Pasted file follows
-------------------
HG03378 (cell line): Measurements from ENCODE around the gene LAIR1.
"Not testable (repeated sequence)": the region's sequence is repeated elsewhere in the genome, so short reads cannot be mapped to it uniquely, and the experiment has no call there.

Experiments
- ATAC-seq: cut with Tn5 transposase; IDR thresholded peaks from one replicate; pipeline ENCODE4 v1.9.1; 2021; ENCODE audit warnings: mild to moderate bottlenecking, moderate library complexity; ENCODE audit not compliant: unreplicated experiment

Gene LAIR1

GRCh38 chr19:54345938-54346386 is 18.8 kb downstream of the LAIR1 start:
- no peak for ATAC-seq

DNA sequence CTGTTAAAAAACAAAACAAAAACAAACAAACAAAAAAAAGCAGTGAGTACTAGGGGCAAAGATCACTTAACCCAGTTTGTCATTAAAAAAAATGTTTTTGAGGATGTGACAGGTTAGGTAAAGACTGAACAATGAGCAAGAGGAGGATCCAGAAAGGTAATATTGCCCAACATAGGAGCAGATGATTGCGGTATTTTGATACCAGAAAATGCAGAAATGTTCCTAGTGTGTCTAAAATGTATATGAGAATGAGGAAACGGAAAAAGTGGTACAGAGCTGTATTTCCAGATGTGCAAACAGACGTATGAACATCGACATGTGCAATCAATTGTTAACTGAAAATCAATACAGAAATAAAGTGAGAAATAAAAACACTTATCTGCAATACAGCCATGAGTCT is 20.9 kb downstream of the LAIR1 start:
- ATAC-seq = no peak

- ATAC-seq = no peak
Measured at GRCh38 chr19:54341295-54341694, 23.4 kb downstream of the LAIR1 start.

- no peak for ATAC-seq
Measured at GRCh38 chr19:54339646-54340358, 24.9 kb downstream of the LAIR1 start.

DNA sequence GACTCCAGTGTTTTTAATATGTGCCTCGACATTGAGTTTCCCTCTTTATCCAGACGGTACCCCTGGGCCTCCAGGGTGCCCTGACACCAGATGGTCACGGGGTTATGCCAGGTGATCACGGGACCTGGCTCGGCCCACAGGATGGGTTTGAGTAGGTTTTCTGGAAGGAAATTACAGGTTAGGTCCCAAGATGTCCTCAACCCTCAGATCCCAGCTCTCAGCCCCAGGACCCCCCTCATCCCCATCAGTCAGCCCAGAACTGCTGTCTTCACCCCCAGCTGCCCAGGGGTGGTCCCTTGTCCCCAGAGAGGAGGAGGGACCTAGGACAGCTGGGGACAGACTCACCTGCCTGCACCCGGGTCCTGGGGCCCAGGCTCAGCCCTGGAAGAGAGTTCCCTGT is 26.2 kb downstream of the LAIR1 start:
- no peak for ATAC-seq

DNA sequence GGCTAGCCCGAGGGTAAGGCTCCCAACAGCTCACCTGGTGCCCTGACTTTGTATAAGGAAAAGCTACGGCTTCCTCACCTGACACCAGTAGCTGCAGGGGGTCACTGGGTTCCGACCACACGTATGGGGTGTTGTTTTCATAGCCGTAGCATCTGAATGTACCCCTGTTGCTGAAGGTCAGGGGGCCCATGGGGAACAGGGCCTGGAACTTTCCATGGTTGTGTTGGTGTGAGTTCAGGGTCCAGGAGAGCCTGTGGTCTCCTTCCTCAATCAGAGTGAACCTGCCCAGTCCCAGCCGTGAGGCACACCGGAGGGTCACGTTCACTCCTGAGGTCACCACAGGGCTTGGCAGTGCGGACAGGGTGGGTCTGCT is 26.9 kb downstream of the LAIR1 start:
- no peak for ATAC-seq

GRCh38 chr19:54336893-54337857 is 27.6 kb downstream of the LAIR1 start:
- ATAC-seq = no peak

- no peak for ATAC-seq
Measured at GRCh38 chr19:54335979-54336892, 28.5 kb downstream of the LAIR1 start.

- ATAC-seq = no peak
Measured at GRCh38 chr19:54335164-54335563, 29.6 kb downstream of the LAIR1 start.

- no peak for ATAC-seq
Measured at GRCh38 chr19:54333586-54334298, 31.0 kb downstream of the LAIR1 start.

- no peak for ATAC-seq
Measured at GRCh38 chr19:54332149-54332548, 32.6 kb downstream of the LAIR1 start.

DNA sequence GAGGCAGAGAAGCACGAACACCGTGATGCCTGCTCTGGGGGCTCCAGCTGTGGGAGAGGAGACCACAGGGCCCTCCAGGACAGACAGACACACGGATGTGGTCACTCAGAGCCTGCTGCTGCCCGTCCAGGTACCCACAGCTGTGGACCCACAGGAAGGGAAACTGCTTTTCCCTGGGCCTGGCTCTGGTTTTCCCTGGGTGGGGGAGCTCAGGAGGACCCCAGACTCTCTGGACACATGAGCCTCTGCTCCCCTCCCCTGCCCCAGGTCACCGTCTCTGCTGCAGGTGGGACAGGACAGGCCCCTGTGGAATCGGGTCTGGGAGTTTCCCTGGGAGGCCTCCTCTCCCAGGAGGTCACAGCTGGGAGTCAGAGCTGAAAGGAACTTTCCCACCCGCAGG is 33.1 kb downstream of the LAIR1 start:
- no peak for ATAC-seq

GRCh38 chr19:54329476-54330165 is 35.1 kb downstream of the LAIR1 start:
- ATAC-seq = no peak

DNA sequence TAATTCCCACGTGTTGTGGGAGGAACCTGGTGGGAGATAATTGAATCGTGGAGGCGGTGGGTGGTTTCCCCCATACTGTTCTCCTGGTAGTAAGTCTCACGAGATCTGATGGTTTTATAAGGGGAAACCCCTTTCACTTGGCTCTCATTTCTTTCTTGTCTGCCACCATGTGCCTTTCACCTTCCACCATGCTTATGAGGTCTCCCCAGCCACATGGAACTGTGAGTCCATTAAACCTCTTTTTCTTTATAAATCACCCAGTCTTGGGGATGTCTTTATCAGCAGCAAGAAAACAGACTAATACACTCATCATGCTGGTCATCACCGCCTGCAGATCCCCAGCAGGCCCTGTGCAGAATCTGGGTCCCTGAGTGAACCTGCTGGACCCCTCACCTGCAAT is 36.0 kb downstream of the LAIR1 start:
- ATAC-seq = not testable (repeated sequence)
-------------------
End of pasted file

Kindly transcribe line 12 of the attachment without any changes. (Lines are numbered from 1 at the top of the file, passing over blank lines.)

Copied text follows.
- no peak for ATAC-seq